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Members from Columbus native band Swell Tides perform during the Fashion Meets Music Festival on September 5. Credit: Courtesy of Katelyn Evans

Columbus’ Own: Swell Tides rise to local music scene

Not many bands get to play a music festival as its first official gig. Columbus band

Swell Tides got the opportunity to play at the Fashion Meets Music Festival on a stroke of luck.

“I did a lot of volunteering for the Fashion Meets Music Festival over the summer and one of the bands dropped out. I knew the owner of Fashion Meets Music Festival, and he knew I was in a band, so he asked me to help him out to fill the spot,” drummer Max Crowder said.

Crowder, lead singer and guitarist Jordan King and guitarist Michael Miyoshi, all second-years in college, have been collaborating musically since they were in 11th grade at Manchester High School in Akron. At that time, King and Miyoshi had already been playing together for two years, and Crowder wanted in on the action.

“Jordan and Mike would always leave to go practice or jam and I always got so jealous. I wanted to do what they were doing. I wanted to have fun,” he said. “I chose drums, probably because I like hitting stuff. Mike taught me a basic beat, and then I went out and bought a kit on Craigslist, and I took it and ran with it.”

When King went to Kent State for college and Miyoshi and Crowder to Ohio State, they assumed it would be the end of their collaboration. King started recording tracks on his own.

“I wanted to keep writing music, and I thought if I couldn’t find anyone to play with, I’d just record the tracks myself,” he said.

Having worked on the content for about a year, King decided to call on his friends so they could put together a band and play the songs live. They had all worked on their own music, but were able to pick up right where they left off.

“We’ve been writing songs for a long time together. I could see us progress from where we were. I think both of our styles had progressed in slightly different directions, but I could pick up on what he’s doing just by listening to it,” Miyoshi said.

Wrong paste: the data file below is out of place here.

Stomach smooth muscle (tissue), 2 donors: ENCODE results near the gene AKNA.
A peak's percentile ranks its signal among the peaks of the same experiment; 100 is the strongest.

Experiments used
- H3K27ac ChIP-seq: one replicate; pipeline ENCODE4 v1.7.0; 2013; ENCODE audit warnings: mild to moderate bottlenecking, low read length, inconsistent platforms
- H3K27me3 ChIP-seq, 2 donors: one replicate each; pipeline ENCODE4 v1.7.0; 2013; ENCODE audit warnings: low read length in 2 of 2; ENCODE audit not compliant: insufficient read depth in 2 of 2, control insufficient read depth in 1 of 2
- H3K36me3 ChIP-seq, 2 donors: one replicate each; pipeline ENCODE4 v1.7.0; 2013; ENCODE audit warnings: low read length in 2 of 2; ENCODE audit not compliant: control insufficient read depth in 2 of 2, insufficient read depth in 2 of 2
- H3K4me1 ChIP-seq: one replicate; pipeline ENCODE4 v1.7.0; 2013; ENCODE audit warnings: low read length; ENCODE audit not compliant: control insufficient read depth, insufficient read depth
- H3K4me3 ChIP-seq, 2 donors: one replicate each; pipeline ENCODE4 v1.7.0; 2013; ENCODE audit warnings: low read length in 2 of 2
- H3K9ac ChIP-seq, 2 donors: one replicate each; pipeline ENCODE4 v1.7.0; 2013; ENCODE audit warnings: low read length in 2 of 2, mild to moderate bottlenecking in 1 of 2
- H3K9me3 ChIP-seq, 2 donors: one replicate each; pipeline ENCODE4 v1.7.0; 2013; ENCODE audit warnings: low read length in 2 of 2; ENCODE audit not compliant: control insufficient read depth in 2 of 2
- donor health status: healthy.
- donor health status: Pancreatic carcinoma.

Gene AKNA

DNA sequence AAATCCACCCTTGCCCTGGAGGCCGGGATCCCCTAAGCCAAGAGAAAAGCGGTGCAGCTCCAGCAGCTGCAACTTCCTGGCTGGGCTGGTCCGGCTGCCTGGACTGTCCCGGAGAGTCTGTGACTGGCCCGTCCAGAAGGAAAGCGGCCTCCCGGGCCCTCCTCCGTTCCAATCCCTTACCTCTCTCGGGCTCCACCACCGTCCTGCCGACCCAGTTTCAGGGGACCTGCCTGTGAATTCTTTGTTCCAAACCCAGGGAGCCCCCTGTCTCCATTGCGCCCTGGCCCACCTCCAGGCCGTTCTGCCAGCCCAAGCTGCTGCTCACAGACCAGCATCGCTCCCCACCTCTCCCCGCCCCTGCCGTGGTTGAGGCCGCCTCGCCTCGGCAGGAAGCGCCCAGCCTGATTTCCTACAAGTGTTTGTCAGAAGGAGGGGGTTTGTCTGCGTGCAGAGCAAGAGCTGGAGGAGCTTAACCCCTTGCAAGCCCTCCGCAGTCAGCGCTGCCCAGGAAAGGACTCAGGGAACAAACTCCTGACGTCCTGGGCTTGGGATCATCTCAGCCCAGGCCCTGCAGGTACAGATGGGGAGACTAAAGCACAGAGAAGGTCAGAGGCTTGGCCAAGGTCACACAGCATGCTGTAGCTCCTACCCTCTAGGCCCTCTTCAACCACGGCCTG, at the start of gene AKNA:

But the band still needed a bass player, and it was Crowder who suggested that bassist Brady Costigan join in about a month ago.

“I’m the baby of the band,” he said.

But it didn’t take long for Costigan to fit right in with Swell Tides.

“At first, I was overwhelmed because there were a lot of songs that I had to learn. Then I just kept listening to them through and through and they’re super catchy, super fun and super energetic. I really liked it, it was clear and crisp,” he said.

When put under the gun to come up with a name for the project, King chose Swell Tides, inspired by the surf undertones in the music and his love of the ocean. The rest of the members share a love for the ocean as well, but not many people can say that they’ve actually lived in it like Costigan can.

From first through eighth grade, Costigan lived on a boat off the East Coast of the United States with his family.

“It really isn’t as isolated as you’d think it would be. There are strong communities down there,” he said. “There’s local music all throughout the Bahamas, traditional island music, which is super cool; I love it.”

When asked about interests outside of music, the members talked about their mutual love for snowboarding and also more low-key activities.

“I think puzzles are way underrated. They’re way more fun than they get credit for,” King said.

“I used to be really into sudoku,” Costigan added.

Crowder expressed his love for photography, and Miyoshi for sci-fi movies.

“Star Wars is my absolute favorite movie series,” Miyoshi said. “I have a theory about what the plot’s going to be for the entire new trilogy.”

The band tries to exude that energy in its music.

“I try to write music that’s fun and not so sad and downer-ish all the time,” King said of the tone of their demo. This message is apparent in one of the tracks, “Telephone.”

“Often times, people like to complain a lot. I think in an ironic, hypocritical way I’m complaining about people who complain a lot,” he said. “People like to come up with excuses for why they’re sad, and I just tried to challenge that with this song.”

The band has made copies of a nine-track self-titled demo that it plans to give out for free. Its music can also be found on Soundcloud.


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